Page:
John 17:20 “My prayer is not for them alone. I pray also for those who will believe in me through their message.”
It has always been very meaningful to me that Jesus prayed for us today in the hours before He was crucified. After all, we certainly fit the category of those who have believed because of the apostles’ message. The thing is, just what He prayed for us is extremely important. The kind of unity He prays for here, which He touched on earlier in the Upper Room Discourse, (John 14:10, 17, 20; 15:5, 7) defies not only human psychology, it defies the laws of physics! We have our categories that we think are all distinct, but Jesus’ terminology here blends all of that. Apart from an act of God, human beings don’t have the kind of unity Jesus is talking about, but then He is God, and He’s talking to the Father, so all restrictions are off. This is certainly not something we can accomplish on our own, but we can submit ourselves to cooperate and participate in it. There are those who steadfastly resist unity! This sort of unity is in a way defined by the Greek word, agape (love). Verse 23 here echoes John 13:35. “By this all men will know that you are my disciples, if you love one another.” We cannot have unity with the Father and the Son, much less with one another, apart from the love of God. It was no stretch for John to declare that “God is love,” (1 John 4:8) because both of the two “greatest commandments” deal with love, (Matthew 22:36-40) and then we have passages like this. We won’t do it perfectly while we are on this earth, but complete unity in God’s love is certainly something both to strive for and to look forward to.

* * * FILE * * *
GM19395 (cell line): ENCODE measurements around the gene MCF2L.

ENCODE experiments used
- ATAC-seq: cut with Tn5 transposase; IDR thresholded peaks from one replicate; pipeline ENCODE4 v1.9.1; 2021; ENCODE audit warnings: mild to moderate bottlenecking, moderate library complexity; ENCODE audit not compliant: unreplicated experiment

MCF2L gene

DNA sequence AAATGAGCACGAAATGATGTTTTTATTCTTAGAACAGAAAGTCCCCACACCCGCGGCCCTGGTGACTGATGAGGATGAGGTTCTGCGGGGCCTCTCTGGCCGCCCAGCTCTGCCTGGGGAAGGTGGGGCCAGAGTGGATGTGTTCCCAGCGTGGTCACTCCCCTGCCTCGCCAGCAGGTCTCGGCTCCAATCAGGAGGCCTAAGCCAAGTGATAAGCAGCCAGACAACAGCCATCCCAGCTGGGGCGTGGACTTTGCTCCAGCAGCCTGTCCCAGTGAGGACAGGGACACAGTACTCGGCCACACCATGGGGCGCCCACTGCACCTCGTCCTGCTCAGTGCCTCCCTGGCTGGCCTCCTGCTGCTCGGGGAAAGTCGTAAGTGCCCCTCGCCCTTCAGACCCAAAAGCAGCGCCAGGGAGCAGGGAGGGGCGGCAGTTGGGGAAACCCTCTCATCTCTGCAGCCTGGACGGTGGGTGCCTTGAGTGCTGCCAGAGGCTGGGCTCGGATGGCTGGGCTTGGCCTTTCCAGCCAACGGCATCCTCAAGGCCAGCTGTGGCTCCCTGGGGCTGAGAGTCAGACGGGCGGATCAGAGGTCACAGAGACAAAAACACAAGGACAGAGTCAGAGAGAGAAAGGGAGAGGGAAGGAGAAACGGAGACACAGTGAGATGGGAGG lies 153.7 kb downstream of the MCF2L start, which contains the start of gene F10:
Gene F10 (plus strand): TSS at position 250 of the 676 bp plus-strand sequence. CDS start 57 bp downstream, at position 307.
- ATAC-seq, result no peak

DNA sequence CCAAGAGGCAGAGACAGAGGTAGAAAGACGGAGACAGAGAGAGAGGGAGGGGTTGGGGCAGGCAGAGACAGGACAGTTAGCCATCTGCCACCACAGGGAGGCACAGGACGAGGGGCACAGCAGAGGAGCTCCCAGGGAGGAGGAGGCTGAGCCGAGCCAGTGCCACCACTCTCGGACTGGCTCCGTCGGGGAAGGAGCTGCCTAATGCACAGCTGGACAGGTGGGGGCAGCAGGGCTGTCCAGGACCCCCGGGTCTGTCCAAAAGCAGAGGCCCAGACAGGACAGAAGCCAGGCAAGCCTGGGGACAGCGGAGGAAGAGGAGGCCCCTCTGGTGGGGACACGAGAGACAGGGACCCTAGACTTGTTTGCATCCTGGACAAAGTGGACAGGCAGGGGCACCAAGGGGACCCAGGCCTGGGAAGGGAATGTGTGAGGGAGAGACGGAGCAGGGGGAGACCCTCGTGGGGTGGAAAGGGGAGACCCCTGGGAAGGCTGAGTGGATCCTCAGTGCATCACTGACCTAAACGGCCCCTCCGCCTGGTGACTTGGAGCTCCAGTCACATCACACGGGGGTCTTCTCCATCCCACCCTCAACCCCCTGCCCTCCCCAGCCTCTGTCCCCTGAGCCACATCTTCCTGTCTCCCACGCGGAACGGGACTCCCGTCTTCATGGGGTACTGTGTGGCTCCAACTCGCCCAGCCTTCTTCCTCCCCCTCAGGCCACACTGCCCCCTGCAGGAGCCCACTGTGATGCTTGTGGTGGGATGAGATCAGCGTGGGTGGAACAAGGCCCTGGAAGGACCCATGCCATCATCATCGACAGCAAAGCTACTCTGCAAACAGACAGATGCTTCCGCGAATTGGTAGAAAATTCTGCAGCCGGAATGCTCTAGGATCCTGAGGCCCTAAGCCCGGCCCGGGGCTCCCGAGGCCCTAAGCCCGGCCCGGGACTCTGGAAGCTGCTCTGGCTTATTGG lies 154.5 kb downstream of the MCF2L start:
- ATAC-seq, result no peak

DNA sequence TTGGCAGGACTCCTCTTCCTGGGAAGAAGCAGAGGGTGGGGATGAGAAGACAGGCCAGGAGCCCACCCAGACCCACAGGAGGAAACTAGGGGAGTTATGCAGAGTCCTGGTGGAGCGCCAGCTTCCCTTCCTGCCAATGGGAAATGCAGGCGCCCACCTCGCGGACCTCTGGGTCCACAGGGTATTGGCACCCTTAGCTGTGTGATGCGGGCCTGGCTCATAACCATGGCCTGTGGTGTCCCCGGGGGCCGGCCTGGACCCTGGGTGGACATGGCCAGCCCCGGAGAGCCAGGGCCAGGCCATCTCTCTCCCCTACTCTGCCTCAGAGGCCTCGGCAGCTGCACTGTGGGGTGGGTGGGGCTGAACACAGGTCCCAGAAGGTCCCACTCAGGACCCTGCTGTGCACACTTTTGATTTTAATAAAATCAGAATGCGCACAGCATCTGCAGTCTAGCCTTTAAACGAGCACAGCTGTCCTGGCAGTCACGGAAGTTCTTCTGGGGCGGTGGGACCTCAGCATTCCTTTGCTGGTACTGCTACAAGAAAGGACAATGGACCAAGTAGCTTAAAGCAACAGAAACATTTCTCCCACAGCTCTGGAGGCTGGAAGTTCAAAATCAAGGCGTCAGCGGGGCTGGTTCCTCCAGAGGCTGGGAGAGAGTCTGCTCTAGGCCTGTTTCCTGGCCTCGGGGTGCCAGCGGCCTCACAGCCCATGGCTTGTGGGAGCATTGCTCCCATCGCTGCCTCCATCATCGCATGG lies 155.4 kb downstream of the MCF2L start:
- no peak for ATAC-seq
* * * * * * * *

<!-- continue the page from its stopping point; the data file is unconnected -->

The unity of the Body of Christ has been one of the foundation stones of my ministry. My convictions in this area are why I have chosen to be non-denominational, despite a strongly denominational background. They are why I have worked over the years to build up the Omura Ministerial Fellowship, with both Protestant and Catholic participation. They are why I regularly take part in interdenominational conferences. However, such “macro” activities don’t mean much if I deny the “micro” unity that is called for in this church. I am to seek the unity of the Spirit on every level, first with my Lord and then with His children. I am not to join with them in sin, certainly, but am to call them into the unity that God makes possible by His grace. I am to remember that any child of God is my brother or sister, even if we disagree or if one or the other of us is being a brat. I am not to fear discipline, but understand that is part of love and is necessary for genuine unity.
Father, this whole topic is huge, which shouldn’t be surprising. Help me grasp it more and more, so that everything Jesus prayed for here may be fulfilled indeed, in us and through us, for Your glory. Thank You. Hallelujah!